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Council kills ordinance barring public money from undocumented immigrants

Tulsa City Councilor and mayoral candidate Jayme Fowler speaks on his proposed ordinance barring public money from assisting undocumented immigrants as YWCA worker Amanda Sibrian looks on Wednesday, Feb. 21, 2024, at Tulsa City Hall.
Max Bryan
Tulsa City Councilor and mayoral candidate Jayme Fowler speaks on his proposed ordinance barring public money from assisting undocumented immigrants as YWCA worker Amanda Sibrian looks on Wednesday, Feb. 21, 2024, at Tulsa City Hall.

City Councilor and mayoral candidate Jayme Fowler’s ordinance to keep city money from serving undocumented immigrants was killed by his fellow councilors on Wednesday night before it reached public comment.

Fowler has described the ordinance as a preemptive measure, pointing to larger, more progressive cities that have taken on busloads of immigrants from Texas. He argued the city is “wanting to take on” more people in need of services, in addition to its unhoused population, despite no efforts from council or other government bodies to move undocumented immigrants to Tulsa.

Council voted 6-2 to keep the ordinance from going to public comment and a potential final vote. Fowler said in a news release he plans to bring the ordinance back after a required 90 day waiting period.

Councilor Grant Miller, who joined Fowler in voting against killing the ordinance, took issue with the it being struck before residents have a say. But Councilor Crista Patrick said it needed to die.

“For every time that we say that it’s okay to question someone’s immigration status is another time a child or a person is getting threatened because of the way that they look,” said Patrick, who previously walked out of a committee meeting because she found the ordinance offensive.

Fowler called the move to keep the ordinance from public comment “a cheap shot.”

At a committee meeting earlier that day, Fowler said his ordinance prepares Tulsa for “what is happening today.” Record numbers of undocumented immigrants crossed the southern border into the United States last year — something he argued a similar state law passed in 2007 didn’t take into account.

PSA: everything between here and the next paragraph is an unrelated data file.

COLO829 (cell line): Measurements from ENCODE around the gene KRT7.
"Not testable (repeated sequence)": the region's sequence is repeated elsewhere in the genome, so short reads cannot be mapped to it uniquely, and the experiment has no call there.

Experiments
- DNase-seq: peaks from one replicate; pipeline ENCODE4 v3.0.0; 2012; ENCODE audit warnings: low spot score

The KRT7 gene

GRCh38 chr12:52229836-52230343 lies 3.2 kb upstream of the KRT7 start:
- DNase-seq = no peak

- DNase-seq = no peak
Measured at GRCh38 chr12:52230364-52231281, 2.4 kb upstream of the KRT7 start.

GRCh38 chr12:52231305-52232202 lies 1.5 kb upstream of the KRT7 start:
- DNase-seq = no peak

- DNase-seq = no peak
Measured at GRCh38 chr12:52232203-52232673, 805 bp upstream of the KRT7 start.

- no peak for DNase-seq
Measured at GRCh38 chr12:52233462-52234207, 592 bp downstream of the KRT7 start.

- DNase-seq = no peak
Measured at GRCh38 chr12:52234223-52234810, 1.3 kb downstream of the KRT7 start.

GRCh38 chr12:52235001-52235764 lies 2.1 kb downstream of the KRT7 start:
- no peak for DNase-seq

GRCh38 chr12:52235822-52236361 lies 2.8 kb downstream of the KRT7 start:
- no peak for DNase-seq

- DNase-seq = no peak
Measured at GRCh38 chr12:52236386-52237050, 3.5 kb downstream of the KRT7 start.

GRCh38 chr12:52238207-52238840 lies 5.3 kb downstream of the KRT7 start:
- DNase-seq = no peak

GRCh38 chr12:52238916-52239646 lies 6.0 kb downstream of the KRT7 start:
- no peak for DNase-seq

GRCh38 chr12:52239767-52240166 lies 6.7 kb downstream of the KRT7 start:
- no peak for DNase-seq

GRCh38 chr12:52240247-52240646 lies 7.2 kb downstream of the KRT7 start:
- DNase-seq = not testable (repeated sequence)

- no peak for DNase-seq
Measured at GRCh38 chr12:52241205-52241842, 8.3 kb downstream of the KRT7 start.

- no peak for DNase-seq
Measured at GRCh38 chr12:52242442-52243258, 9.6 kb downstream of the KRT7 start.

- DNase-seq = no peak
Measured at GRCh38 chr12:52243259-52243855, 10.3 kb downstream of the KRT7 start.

Councilors had accused Fowler of drafting an impractical ordinance, pointing out how nonprofits that don’t check for clients’ identification accept public money appropriated by the city. Fowler amended the ordinance to only withhold public money from nonprofits that knowingly serve undocumented immigrants.

Multiple councilors argued the new language made the ordinance worse. Patrick said some undocumented immigrants have children who are citizens, and that the ordinance would impact how they take care of them. Fowler said Patrick’s point didn’t pertain to his ordinance.

At the regular meeting, Tulsa VFW commander Joshua Starks said the ordinance “makes no sense” and is “useless legislation” because it doesn’t have teeth.

Starks, who fought in Afghanistan, also told councilors the ordinance was “wrong on so many levels.” He said he knows Afghan interpreters who came to Tulsa in 2021 who aren’t citizens yet, but whose temporary stay has expired.

“There are men and women who fought with me, who fought with brothers and sisters of the past, that are waiting for their recognition, and some of them will die waiting for that recognition. But they don’t give up hope, and we shouldn’t give up hope on them either. We shouldn’t give up hope, and we shouldn’t ban them from getting services when they need it,” said Starks.

“These folks were approved entering into our country before they arrived,” Fowler said of Afghan refugees. “These people at our southern border, they did not.”

Despite Fowler claiming to have worked with outside parties to update the ordinance, multiple councilors were skeptical given the new language. Councilor Christian Bengel told Fowler he’s had adequate time to work collaboratively with other councilors and experts if he wished to pass the ordinance. He compared Fowler’s approach to “a grade school kid who’s come to a school over and over, adding a different sentence, thinking they can get it through.”

Bengel has argued the ordinance would take on responsibilities better suited for state and federal governments.

“If this is how you choose to do it, I’m more than happy for people to be pissed off at me because I voted against it, and I don’t care who it is,” said Bengel.

Fowler has denied the ordinance is related to his run for mayor, but before the vote to kill it, he said he wants “everyone to remember who cast this vote.”

“Every last one, I will see you in the political season,” he said

“I want everyone to remember who brought this ridiculous ordinance to the table,” said Councilor Phil Lakin.

Lakin also accused Fowler of not working collaboratively, and of playing politics. Fowler raised his voice at Lakin, claiming councilors are “wanting to take on more” people in need of services.

“Absolutely crazy, Lakin. Come on. Grow up,” Fowler shouted

In a news release Thursday, Fowler said his effort to pass the ordinance has “just begun.”

Max Bryan is a news anchor and reporter for KWGS. A Tulsa native, Bryan worked at newspapers throughout Arkansas and in Norman before coming home to "the most underrated city in America." Several of Bryan's news stories have either led to or been cited in changes both in the public and private sectors.